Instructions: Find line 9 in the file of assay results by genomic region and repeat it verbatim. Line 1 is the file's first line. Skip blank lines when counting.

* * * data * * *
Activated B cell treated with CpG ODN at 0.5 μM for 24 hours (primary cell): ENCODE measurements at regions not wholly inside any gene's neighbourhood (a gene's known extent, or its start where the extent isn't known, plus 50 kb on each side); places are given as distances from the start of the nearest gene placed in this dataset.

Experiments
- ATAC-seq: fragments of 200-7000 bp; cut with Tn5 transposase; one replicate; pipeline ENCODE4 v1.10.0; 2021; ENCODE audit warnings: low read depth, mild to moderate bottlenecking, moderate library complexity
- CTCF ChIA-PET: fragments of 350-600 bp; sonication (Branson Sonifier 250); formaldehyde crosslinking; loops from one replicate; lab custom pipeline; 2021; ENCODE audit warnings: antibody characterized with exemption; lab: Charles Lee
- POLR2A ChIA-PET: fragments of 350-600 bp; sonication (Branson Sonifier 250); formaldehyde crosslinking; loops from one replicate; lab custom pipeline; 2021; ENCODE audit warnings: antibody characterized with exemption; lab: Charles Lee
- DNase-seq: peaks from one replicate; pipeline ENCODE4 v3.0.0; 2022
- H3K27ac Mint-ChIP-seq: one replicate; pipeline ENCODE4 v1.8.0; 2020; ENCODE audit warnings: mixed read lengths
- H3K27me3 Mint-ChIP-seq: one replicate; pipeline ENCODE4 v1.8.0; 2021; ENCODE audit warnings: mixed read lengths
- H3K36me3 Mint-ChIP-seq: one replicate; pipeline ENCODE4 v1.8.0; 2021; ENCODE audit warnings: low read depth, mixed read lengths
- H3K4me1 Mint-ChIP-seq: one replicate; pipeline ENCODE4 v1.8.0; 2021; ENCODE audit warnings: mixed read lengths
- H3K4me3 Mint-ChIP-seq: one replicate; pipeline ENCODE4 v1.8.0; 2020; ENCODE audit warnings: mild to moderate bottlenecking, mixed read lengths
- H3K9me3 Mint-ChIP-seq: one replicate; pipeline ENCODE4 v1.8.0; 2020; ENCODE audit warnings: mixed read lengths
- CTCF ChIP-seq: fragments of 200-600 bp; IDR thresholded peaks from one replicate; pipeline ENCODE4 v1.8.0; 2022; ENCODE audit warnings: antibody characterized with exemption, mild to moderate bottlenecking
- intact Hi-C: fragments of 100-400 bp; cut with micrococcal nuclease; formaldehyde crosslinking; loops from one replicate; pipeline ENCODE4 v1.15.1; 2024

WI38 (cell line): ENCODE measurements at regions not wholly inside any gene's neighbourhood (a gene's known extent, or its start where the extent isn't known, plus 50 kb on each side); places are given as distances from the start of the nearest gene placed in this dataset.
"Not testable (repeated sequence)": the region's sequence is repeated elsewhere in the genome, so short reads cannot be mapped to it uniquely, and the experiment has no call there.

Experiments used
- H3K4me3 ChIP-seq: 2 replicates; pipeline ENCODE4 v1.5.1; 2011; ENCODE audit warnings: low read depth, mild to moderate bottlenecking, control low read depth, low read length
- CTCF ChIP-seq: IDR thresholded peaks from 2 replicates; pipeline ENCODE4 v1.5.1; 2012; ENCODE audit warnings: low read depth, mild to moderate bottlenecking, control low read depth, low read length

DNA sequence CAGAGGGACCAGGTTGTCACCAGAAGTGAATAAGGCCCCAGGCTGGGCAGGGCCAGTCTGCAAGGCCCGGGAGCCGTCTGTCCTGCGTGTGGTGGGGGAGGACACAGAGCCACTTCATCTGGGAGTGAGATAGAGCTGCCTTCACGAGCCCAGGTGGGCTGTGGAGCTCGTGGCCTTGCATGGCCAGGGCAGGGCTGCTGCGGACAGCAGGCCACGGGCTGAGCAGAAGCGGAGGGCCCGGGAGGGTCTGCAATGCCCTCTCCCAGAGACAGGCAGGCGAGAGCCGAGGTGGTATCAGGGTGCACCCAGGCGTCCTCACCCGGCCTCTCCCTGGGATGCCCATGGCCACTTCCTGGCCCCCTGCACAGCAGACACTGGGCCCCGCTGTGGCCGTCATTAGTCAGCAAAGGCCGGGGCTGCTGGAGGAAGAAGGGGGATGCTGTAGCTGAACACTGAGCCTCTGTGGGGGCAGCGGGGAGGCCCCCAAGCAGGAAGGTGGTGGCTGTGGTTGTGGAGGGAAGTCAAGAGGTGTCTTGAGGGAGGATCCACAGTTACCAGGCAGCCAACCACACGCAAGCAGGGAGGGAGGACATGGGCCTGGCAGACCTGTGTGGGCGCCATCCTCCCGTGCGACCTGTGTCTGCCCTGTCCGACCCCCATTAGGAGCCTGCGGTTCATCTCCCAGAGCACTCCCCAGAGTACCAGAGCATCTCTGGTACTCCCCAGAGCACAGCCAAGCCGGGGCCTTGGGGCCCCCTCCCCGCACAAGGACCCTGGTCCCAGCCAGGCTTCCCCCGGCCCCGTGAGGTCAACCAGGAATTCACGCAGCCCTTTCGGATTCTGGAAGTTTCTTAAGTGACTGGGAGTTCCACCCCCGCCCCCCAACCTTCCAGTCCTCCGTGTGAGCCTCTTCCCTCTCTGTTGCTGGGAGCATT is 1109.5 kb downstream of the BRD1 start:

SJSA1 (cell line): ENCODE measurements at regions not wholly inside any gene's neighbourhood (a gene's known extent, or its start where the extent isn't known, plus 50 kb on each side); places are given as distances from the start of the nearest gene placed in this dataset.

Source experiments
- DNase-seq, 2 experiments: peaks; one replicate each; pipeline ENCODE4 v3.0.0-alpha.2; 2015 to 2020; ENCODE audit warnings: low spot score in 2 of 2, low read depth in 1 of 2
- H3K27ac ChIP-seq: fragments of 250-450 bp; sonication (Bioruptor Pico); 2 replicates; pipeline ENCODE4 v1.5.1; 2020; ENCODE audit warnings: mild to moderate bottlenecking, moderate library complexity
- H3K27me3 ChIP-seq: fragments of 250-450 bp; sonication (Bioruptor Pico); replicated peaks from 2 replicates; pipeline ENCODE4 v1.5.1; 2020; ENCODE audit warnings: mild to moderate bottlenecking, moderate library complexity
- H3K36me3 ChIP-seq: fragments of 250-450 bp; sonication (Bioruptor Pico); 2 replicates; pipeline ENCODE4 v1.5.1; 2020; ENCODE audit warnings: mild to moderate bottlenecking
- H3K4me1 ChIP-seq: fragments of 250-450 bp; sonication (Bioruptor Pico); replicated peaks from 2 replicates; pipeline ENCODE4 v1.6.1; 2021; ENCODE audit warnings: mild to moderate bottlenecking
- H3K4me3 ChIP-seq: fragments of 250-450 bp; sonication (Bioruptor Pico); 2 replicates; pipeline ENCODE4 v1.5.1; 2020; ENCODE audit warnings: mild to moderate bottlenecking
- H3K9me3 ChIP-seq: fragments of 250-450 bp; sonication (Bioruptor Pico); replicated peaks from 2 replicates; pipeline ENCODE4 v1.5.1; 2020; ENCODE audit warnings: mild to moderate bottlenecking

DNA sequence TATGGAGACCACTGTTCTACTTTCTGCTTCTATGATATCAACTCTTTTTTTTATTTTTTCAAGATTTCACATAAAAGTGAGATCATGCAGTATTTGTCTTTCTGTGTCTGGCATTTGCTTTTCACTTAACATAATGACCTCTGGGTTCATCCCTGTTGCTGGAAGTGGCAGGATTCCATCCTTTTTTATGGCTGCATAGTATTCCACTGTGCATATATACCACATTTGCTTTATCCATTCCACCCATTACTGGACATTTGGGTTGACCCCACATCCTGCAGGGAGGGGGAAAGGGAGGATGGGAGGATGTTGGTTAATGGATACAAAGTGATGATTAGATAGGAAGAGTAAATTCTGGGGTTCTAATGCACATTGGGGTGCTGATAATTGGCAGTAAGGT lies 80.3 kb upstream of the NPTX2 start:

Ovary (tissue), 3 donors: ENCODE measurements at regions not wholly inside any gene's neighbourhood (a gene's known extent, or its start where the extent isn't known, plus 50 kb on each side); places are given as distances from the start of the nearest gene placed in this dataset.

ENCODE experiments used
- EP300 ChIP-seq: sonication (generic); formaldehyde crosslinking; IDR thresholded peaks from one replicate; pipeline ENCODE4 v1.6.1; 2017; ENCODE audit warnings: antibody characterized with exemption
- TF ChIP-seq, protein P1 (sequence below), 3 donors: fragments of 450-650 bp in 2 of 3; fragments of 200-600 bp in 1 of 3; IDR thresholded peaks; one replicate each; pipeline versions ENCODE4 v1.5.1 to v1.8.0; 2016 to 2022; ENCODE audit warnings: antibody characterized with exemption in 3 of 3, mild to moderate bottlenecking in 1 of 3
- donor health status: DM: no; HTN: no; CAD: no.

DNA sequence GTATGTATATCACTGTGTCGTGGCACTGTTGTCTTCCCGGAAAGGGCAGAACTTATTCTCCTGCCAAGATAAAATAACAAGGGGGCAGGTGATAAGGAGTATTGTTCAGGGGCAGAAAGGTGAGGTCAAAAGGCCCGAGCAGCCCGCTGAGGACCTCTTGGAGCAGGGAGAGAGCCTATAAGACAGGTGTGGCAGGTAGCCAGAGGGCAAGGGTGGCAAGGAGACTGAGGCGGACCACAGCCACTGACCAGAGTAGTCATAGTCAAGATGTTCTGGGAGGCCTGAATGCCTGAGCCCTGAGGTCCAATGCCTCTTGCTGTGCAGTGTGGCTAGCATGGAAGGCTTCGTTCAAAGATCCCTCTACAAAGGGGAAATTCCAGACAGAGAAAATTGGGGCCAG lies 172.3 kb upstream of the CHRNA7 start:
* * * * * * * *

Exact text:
- H3K36me3 Mint-ChIP-seq: one replicate; pipeline ENCODE4 v1.8.0; 2021; ENCODE audit warnings: low read depth, mixed read lengths